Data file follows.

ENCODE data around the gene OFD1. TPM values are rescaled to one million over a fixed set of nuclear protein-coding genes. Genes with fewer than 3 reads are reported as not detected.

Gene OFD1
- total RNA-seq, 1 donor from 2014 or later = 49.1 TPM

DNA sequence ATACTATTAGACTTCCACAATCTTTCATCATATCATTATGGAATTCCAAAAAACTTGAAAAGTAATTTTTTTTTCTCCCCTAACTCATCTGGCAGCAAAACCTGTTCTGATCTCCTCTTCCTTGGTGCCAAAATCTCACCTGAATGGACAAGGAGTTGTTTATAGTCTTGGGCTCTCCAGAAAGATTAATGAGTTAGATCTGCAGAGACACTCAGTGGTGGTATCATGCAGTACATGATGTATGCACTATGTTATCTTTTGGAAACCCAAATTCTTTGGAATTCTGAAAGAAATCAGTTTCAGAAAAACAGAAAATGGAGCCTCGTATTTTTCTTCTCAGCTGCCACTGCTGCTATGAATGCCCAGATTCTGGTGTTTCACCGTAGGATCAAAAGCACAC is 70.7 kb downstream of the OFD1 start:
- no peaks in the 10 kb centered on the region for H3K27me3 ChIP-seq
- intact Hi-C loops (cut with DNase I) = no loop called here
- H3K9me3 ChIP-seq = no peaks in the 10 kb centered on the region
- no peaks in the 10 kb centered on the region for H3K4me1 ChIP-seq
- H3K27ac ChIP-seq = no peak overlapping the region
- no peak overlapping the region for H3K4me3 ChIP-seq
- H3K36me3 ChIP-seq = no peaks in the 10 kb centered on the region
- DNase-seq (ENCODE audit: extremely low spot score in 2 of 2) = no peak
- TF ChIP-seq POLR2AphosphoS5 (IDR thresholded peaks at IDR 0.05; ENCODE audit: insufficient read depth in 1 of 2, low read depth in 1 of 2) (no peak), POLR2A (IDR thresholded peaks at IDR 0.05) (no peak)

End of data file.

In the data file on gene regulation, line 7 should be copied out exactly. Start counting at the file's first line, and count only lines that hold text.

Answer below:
- H3K9me3 ChIP-seq = no peaks in the 10 kb centered on the region